Epizootic Hemorrhagic Disease

Most of us have heard of epizootic hemorrhagic disease (EHD), but how many of us really know what it is? Dave Campbell takes a closer look.

Most of us have heard of epizootic hemorrhagic disease (EHD), but how many of us really know what it is? I did some research on the disease, spurred by a notice that the whitetail deer herd around my place has been affected by EHD recently.

EHD is a virus from the Orbivirus family. It is transmitted to deer via a biological vector—a fancy term that means it is transmitted via another species, in this case gnats, midges and to some degree mosquitoes. Deer cannot transmit it to each other. It has been found in virtually all the deer and pronghorn species of the western hemisphere, as well as much of the rest of the world. The disease can show signs in as little as seven days after exposure. Symptoms include a loss of appetite, loss of fear of humans, weakness, excessive salivation and heartbeat, rapid respiration and a fever that often drives the infected animal to a water source where it lays down in the water in an attempt to cool itself. Many times the animal dies in that water, and its decaying body can render the water unfit for other animals.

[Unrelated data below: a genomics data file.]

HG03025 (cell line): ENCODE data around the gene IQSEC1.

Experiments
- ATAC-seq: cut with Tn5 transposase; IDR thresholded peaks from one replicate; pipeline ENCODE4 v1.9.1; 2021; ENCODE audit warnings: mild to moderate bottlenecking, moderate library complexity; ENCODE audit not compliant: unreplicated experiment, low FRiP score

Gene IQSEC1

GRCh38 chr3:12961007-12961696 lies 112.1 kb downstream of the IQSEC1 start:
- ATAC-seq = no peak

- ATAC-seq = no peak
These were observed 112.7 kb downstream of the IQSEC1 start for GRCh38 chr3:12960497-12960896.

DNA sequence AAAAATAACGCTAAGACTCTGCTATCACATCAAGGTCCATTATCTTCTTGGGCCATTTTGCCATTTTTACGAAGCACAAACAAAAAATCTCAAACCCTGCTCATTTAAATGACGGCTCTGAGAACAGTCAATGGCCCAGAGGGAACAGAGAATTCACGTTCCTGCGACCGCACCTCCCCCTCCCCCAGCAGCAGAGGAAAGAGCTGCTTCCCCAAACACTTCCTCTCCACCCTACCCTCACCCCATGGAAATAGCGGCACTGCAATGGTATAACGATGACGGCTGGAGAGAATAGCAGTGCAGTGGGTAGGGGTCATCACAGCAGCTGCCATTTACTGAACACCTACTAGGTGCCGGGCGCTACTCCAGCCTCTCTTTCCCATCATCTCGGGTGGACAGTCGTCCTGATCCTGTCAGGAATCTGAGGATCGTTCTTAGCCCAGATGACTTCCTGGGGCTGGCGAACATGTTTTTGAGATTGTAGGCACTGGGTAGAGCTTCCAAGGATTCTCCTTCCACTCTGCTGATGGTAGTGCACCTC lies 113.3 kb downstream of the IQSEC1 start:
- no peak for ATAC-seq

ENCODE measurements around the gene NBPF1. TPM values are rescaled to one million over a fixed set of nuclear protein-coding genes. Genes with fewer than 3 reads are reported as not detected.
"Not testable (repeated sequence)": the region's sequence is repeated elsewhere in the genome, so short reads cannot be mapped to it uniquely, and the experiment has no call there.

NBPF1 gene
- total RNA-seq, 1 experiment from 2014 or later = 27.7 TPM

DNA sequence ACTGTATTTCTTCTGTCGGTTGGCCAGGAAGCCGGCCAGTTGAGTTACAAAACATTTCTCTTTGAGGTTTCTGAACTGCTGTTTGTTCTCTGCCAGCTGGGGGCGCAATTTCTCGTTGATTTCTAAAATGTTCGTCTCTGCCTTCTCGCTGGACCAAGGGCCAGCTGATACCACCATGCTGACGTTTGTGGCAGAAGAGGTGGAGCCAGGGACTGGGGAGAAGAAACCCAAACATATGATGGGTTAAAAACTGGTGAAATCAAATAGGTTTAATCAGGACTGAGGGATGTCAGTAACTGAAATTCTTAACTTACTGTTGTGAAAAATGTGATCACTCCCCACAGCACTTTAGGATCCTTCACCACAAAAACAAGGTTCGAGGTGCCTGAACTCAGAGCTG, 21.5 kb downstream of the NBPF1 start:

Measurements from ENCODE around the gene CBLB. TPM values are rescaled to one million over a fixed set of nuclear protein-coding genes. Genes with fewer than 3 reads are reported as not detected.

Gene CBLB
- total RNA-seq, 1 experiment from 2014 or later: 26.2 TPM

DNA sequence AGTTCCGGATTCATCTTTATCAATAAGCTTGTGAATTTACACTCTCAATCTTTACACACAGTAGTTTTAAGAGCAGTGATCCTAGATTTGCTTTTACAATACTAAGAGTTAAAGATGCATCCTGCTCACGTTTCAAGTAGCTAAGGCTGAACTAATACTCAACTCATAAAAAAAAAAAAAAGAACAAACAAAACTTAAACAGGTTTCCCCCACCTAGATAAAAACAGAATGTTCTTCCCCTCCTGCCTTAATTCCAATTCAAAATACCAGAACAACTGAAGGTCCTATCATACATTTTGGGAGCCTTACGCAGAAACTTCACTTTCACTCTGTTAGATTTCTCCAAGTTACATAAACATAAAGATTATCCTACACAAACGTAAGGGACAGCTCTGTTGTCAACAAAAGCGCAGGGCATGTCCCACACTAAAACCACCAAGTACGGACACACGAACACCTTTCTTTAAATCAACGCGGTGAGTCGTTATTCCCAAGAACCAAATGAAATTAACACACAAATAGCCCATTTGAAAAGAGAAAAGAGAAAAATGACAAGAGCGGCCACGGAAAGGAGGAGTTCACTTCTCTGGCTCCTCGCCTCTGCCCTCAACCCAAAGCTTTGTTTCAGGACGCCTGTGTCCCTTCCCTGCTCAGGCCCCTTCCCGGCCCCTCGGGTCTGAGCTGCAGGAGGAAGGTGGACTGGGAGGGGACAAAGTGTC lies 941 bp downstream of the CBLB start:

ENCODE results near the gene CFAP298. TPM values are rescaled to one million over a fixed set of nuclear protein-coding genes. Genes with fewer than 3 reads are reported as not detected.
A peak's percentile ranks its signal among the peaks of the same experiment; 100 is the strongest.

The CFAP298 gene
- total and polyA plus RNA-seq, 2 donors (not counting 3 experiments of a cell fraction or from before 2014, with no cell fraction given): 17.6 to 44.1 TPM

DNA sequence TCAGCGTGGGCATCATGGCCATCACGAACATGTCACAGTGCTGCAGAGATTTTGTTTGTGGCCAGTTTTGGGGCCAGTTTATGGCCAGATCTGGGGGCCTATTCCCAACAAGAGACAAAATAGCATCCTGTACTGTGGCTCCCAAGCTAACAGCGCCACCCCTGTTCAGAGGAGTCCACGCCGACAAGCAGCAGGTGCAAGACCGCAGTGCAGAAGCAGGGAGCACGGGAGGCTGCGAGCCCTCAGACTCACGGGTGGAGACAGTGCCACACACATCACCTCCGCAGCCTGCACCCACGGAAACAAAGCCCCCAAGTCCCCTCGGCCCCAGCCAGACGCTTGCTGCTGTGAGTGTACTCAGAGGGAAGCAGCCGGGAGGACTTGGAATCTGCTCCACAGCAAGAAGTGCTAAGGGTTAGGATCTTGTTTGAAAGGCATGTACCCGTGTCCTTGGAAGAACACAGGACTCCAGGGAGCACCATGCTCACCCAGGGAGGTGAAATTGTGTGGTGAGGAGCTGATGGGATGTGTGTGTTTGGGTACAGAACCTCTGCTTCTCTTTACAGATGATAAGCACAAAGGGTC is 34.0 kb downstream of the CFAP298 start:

Domestic cattle can be infected by EHD, though it is rarely fatal to livestock. It can, however, affect body weight, which is why ranchers keep an eye out for the disease. EHD is not transmittable to humans, and eating the meat of an infected animal will not harm people.

The disease tends to run in waves and is most noticeable when there is a relatively high deer population combined with a wet spring and summer. It can wipe out an entire year’s age class of deer.

Here’s a couple more tidbits of information relating to EHD: Epizootic refers to a widespread infection. EHD is often incorrectly referred to as Bluetongue disease; while they may be similar in symptoms and cause, they are actually two separate diseases.

There is no known way to prevent EHD outbreaks, and there is no known practical cure for an infected deer. Nonetheless, hunters can help their state wildlife agencies by taking suspected deer carcasses to those agencies for sampling. If your deer has lesions on its skin or hoof abnormalities, or if it exhibited strange behaviors before you killed it, that animal is suspect. Get it checked out before you process it.

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